But the Russian-born doubles specialist says players were made aware they risked being put into quarantine before the tournament and he was going to make the best of the circumstances.

“Especially for singles players, if they have to come out and go play a singles match, it’s very difficult, it’s extremely difficult,” he said of players’ concerns.

“I hope for everyone that they’ll be fine and there will be no injuries. It could happen.

“But as I said in my [social media] post, we knew the risk we were taking and Australia being very, very strict with their rules concerning the virus … this was always a possibility.”

Sitak is one of 72 Australian Open stars confined to their rooms in hotel quarantine after being on the same flight into Australia as a positive coronavirus case.

Players have tried to make the best of the situation. Social media posts from players in hard isolation shows them using upturned mattresses and hotel windows to practice in their hotel rooms.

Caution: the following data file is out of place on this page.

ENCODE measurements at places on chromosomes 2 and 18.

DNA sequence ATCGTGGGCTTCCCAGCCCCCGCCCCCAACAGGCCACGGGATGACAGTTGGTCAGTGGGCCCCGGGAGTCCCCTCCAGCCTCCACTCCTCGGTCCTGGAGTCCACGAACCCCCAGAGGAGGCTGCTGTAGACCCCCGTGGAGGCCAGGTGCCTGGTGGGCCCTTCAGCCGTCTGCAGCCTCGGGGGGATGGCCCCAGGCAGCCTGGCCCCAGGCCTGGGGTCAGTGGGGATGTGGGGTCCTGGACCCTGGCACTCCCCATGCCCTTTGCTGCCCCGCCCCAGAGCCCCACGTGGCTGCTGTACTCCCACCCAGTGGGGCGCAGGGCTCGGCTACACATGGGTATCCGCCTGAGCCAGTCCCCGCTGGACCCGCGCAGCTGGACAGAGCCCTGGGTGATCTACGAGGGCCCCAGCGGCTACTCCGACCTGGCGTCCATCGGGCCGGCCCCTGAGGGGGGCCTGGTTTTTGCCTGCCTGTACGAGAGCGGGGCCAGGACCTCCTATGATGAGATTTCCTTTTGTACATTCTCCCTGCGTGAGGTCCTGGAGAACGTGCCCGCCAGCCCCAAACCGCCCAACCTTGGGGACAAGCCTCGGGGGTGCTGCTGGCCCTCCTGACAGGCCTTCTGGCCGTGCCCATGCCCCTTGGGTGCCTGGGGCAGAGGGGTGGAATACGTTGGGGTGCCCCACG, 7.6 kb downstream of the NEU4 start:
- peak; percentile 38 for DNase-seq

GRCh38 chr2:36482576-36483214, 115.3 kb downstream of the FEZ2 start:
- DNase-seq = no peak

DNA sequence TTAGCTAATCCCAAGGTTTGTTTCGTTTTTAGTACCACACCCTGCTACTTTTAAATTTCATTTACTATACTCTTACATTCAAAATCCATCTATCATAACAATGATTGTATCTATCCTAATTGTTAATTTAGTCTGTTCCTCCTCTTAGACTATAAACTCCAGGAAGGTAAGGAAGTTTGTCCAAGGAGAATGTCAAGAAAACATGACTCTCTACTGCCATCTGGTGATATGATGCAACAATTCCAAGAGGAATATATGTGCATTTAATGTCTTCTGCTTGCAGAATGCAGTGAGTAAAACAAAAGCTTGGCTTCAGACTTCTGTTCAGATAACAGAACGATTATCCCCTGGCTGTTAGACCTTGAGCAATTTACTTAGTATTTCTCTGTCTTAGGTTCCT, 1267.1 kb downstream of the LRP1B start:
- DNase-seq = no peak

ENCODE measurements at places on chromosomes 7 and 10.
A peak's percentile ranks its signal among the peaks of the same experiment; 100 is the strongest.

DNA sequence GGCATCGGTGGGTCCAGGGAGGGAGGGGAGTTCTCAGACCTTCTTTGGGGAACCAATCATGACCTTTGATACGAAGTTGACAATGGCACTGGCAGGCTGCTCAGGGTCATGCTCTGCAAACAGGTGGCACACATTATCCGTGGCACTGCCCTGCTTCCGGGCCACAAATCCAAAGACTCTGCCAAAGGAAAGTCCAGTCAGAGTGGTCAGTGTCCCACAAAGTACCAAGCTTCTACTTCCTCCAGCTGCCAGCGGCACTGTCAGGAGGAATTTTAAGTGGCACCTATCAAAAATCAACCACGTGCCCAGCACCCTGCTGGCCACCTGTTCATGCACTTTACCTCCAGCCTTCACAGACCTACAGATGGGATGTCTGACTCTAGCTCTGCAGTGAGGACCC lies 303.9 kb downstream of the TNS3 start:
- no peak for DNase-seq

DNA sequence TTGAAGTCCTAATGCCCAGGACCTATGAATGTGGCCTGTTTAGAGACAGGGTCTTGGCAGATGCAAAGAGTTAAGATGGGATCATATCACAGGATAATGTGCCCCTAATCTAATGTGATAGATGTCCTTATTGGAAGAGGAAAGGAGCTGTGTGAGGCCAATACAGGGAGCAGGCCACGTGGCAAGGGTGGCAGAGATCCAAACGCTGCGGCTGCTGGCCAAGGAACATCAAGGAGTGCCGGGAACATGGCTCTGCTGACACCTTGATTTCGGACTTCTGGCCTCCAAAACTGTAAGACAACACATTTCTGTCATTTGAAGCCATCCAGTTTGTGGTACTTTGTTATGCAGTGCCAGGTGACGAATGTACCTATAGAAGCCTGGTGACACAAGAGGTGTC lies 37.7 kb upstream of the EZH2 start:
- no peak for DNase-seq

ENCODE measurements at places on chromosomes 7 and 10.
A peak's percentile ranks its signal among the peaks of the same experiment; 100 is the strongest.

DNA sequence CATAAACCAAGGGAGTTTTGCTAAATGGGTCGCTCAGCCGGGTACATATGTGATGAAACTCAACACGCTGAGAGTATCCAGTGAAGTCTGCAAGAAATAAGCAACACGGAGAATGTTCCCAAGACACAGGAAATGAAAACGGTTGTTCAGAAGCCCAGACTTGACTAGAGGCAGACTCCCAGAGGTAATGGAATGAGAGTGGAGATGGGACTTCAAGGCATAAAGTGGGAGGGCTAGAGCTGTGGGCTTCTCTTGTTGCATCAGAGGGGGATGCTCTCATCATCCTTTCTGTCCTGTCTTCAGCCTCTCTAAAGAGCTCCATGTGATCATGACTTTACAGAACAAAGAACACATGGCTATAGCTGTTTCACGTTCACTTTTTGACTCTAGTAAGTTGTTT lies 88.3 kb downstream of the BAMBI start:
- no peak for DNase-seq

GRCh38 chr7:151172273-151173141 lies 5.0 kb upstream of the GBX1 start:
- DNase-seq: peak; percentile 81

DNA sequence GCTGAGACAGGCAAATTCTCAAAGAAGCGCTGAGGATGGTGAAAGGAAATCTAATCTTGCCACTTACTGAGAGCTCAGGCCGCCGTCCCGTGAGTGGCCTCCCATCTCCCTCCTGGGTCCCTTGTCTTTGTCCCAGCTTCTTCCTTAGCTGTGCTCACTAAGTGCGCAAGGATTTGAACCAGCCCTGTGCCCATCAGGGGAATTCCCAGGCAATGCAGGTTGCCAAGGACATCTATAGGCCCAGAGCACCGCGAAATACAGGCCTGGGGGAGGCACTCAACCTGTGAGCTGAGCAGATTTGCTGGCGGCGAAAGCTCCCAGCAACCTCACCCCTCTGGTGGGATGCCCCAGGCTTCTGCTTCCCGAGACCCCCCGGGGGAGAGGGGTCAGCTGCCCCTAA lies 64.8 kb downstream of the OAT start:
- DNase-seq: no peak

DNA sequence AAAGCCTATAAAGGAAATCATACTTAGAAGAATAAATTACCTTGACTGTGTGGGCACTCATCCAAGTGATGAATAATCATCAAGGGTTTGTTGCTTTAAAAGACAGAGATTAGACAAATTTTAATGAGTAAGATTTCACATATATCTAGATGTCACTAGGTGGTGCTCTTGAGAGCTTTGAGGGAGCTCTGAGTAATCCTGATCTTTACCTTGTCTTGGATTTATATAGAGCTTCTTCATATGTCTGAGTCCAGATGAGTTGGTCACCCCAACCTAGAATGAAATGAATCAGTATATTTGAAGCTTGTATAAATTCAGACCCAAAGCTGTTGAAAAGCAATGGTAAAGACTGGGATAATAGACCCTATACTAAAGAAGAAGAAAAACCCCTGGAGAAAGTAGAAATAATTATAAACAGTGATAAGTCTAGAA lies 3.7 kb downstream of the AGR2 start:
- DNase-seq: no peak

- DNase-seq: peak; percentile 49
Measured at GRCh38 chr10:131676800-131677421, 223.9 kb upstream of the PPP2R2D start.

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Tennis player Aryna Sabalenka practices against her hotel window during quarantine.

But there is anxiety among players about how the quarantine will affect their match fitness, as well as injury concerns.

Players such as Sorona Cirstea have raised issues about how prepared she will be to compete at the standard necessary to succeed at a grand slam event.

The Romanian said in a tweet she believed she would need “at least three weeks after [isolation] in order to be in decent form again and compete at a high level.”


Many players share her concerns. Belgian player Kirsten Flipkens said she believed it was “insane” for players to play the tournament without any proper practice.